Saturday, 28 April 2012

What is 'creativity'?

I've been exercised about exactly what creativity is for some time now.

Apparently while I've been exercised about this, others have been busy appropriating it. Which is odd, because I had the feeling that creative used to be what your mother hoped you weren't, so that you'd do well in your exams and get a good job.

These days, creativity is a term that is linked more often with enterprise, innovation and collaboration than with drug-fuelled hippies, going off the rails, and lone artists in garrets.

What's being stolen is the origin of creativity. It's being sold back to us as a commodity, something we can buy cheaply and easily, but which effaces the origins of the product, like brightly-lit supermarkets purveying white milk in plastic containers, rather than cows.

Let me give an example. Jonah Lehrer is a clever young chap, who wrote a book called Proust was a Neuroscientist (by implication, I am not, I am a grumpy old woman). I read and enjoyed this book. Basically it argued that modernist thinkers, writers and artists had somehow (despite being artists!) come up with theories it had taken neuroscience much longer to verify. Theories about memory and perception, essentially.

I noticed that the level of quotation from Proust showed a pretty basic mastery of the novel — had he actually read the whole thing, or just got wind of it from conversations, done a bit of research, and plumped for the standard quotations about madeleines and involuntary memory?

I was willing to forgive the superficial reading of Proust and others for the sake of an original argument... until I realised that Lehrer (isn't it extraordinary how people's names match their professions?) had smoothly moved on from this bouncy early puppydog book to becoming overall spokesman for imagination. Imagine! We can now be told that the 'new rules of creativity' include such insights as:
  • Take more breaks
  • Think like a child
  • Watch more comedy
  • Creativity depends on selection and limitation, as much as on excess and productivity (actually that's my insight, what Lehrer said was "It's not until we encounter a challenge we can't easily solve that the chains of cognition are loosened")
  • Work with strangers
  • Prepare to improvise
These gems are to be found in Wired, May 2012, pp. 110-15.

To give Lehrer some credit, I liked the point he makes about brainstorming. Developing what he'd said about creativity being enhanced by limitation, he cites research by Charlan Nemeth of Berkeley which broke groups faced with a problem to solve into 3 camps:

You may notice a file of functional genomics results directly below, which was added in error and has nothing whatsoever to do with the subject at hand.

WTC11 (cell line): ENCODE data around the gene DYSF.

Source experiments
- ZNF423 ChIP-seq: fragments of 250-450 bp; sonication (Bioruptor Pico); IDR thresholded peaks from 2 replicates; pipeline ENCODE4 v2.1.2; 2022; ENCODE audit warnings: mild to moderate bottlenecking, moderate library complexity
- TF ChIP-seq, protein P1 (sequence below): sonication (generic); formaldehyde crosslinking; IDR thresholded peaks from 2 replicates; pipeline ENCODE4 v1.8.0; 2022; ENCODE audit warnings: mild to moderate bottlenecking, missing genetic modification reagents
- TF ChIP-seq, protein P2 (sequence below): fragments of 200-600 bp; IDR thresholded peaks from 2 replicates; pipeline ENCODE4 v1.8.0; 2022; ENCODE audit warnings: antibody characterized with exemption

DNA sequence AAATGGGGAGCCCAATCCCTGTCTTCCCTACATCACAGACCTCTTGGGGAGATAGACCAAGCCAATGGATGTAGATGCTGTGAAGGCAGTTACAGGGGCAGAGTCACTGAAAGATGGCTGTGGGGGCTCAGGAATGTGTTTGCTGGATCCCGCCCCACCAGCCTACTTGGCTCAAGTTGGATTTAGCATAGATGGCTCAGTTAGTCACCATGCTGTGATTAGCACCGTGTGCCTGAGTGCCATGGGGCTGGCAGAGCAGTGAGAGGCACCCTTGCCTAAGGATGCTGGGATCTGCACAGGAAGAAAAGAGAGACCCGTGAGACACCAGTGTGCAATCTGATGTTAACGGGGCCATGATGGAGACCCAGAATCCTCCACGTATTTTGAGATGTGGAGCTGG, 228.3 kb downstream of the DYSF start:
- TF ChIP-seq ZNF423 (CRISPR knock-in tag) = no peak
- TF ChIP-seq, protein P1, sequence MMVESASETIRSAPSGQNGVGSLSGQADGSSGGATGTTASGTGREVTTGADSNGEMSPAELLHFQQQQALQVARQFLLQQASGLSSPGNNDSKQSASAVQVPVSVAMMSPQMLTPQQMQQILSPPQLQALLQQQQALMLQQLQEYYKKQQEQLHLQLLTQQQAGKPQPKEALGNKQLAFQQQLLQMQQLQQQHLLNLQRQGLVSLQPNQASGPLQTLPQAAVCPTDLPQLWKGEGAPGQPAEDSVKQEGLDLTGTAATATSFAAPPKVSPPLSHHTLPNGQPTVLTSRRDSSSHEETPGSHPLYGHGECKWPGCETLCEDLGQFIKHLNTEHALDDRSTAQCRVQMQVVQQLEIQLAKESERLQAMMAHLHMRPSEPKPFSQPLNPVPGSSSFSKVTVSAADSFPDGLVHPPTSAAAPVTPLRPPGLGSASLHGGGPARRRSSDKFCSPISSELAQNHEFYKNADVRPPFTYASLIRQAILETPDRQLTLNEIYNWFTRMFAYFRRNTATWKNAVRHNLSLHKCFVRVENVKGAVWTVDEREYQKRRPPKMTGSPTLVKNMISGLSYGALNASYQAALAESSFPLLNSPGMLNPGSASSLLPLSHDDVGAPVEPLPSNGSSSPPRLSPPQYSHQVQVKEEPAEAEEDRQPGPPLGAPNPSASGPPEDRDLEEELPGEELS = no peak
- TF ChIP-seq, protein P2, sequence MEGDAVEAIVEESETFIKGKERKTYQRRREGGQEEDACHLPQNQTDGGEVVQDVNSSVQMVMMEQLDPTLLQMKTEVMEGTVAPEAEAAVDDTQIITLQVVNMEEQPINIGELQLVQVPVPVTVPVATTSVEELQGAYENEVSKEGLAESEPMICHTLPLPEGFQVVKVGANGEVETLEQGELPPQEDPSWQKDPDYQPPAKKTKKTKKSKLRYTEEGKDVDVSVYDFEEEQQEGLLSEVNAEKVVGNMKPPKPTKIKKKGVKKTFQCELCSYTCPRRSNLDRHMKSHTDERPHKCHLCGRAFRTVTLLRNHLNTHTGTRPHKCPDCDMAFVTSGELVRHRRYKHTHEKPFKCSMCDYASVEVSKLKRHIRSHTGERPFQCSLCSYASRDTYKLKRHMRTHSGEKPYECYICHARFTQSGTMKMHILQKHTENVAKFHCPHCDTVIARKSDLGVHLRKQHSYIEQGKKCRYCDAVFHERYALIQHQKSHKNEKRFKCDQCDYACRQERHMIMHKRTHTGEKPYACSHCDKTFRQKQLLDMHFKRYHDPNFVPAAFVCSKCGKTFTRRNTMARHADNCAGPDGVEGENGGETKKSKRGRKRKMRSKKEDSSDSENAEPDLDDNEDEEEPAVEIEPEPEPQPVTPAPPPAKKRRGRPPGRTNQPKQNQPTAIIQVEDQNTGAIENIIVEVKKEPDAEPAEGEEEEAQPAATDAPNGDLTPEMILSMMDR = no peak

1. those who got no instruction in how to work together
  2. those who were told to brainstorm, with the explicit instruction that all ideas are valid (at least to start with)
  3. those who were were told that 'most studies suggest that you should debate and even criticize each other's ideas'
Those who debated came up with more ideas and went on having ideas afterwards. Competition doesn't kill creativity. This I liked — we used to call it stimulating discussion. But Lehrer and Nemeth are not quite right, or somewhat naive. Competitive creativity produces a high level of wastage, and competition does kill some kinds of creativity — there are often other things at play, like gendered behaviour. That kind of debating has to be really well facilitated to work. It's essentially Darwinian, and the fittest ideas survive, not necessarily the best.

So what was being served up as insight in Wired anyone working in the arts and humanities could have told you in 5 minutes of intense conversation. It's not that what he tells us about creativity isn't true, it's just that it's the condition of working for anyone who picks up an instrument or a pen, or a camera, or a sexual partner. These are the implicit rules of the game for frustrated writers, tired performers, hyper-competitive improv artists. Creativity is bloodthirsty, sapping stuff, not painting the walls blue, taking breaks and sucking lattes. Creativity is destructive, and not averse to bullying, gameplaying, bitching, undermining...

Sanitized versions of what it is to be innovative, creative, collaborative, like Lehrer's, are very attractive in a digitized era, because they make creativity look clean, infinitely reproducible, distributable, editable, fun with a neat Brazilian.

The monks that used to illuminate manuscripts, and the artists that painted Bible scenes on the walls of churches have given way to raspberry pis programmed by children. In the name of the democratization of creativity, we are at risk of effacing its origins, and in so doing, forgetting how to do it.

P.S. yes, I know I'm writing a blog on a laptop, and without Apple and Google couldn't be reaching out with my harum-scarum argument. Very clever thing, technology. Just don't tell me it owns creativity. It owns techne.

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